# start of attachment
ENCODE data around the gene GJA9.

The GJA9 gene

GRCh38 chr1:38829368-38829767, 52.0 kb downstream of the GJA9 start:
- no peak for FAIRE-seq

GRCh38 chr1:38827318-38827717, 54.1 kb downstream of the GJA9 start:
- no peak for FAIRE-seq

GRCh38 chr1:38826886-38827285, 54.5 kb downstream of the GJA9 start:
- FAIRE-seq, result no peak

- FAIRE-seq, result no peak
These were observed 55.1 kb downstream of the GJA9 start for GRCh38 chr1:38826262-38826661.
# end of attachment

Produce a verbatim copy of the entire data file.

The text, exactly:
ENCODE data around the gene GJA9.

The GJA9 gene

GRCh38 chr1:38829368-38829767, 52.0 kb downstream of the GJA9 start:
- no peak for FAIRE-seq

GRCh38 chr1:38827318-38827717, 54.1 kb downstream of the GJA9 start:
- no peak for FAIRE-seq

GRCh38 chr1:38826886-38827285, 54.5 kb downstream of the GJA9 start:
- FAIRE-seq, result no peak

- FAIRE-seq, result no peak
These were observed 55.1 kb downstream of the GJA9 start for GRCh38 chr1:38826262-38826661.